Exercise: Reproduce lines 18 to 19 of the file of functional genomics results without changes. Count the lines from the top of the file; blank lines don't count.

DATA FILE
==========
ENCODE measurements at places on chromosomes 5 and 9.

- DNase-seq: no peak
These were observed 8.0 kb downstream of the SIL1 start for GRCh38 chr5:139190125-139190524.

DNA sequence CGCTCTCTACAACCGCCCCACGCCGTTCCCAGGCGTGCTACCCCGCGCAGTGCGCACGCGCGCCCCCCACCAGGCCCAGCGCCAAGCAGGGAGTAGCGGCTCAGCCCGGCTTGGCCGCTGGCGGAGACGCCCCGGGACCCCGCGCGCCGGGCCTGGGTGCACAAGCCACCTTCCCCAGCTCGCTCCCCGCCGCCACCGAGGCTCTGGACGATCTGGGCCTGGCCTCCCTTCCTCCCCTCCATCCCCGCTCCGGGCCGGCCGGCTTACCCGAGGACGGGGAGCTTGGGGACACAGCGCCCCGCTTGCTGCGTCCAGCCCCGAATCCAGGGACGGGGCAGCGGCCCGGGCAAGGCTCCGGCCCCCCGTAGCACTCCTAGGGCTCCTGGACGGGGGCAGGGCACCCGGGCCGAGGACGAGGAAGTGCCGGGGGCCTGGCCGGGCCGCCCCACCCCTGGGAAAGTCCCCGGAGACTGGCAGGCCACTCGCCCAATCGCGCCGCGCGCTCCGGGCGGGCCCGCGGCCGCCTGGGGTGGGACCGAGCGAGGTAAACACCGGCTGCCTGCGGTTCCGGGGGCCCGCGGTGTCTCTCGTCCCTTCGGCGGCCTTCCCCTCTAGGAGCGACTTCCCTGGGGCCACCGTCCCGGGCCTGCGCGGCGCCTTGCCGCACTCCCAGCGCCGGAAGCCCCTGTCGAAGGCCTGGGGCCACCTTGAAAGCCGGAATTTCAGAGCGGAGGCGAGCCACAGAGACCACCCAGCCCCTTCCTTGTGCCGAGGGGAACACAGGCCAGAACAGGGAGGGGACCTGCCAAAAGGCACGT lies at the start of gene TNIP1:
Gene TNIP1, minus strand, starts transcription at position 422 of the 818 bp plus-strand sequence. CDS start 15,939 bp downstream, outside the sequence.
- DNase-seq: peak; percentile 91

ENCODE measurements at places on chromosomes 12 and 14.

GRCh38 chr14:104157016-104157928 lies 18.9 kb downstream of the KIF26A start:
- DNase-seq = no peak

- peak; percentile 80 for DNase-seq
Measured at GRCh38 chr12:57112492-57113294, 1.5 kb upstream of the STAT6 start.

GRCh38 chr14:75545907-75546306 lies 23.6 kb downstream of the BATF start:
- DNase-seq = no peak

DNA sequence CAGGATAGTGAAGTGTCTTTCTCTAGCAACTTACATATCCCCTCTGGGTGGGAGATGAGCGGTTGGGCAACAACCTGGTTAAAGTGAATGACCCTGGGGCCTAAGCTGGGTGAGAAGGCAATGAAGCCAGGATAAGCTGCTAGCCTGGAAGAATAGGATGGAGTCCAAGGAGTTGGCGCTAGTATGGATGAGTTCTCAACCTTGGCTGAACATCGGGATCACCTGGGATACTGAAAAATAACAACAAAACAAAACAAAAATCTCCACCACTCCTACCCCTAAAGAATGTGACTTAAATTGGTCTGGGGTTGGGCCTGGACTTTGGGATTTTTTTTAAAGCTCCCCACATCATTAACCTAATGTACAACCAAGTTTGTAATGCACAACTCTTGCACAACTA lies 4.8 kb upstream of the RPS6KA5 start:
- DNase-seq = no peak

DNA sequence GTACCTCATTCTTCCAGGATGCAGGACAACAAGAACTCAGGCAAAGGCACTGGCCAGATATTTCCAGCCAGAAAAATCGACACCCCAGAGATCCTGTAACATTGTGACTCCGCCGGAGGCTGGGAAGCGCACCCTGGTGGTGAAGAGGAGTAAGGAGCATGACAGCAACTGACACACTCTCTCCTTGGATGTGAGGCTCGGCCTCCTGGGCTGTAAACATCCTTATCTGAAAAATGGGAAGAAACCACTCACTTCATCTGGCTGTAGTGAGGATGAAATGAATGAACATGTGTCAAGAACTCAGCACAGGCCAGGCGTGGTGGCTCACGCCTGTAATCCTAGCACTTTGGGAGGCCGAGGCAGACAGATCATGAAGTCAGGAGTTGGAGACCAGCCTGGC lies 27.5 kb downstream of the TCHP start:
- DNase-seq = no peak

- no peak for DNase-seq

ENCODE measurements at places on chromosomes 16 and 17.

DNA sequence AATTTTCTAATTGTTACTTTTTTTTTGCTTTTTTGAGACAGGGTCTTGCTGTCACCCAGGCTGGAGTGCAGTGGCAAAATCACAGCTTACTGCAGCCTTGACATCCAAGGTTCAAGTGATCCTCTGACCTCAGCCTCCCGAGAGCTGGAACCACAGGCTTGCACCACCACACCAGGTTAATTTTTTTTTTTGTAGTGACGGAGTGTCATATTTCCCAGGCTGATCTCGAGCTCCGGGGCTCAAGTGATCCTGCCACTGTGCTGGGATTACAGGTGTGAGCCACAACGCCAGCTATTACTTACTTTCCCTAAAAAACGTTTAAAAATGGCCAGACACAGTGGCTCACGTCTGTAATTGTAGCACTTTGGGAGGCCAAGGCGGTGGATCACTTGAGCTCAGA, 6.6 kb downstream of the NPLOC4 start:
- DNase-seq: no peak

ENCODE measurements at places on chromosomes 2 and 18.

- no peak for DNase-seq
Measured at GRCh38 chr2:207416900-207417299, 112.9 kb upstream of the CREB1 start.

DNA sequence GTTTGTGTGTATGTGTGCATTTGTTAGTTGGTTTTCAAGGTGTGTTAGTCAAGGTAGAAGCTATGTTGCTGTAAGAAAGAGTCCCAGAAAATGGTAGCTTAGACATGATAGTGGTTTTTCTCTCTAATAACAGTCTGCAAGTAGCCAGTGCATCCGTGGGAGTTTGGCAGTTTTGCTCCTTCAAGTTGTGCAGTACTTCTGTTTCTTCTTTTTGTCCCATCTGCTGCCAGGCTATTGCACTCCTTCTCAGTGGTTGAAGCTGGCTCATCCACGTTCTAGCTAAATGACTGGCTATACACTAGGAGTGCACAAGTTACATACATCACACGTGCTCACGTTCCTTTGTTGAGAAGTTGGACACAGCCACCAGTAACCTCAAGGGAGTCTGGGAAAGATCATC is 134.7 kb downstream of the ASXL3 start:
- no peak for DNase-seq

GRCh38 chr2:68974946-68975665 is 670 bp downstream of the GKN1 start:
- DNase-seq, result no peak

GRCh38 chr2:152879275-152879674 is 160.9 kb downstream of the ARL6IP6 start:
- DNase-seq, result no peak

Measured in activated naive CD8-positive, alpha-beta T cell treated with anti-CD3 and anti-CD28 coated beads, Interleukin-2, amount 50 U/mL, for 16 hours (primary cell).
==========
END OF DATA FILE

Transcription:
- no peak for DNase-seq

ENCODE measurements at places on chromosomes 16 and 17.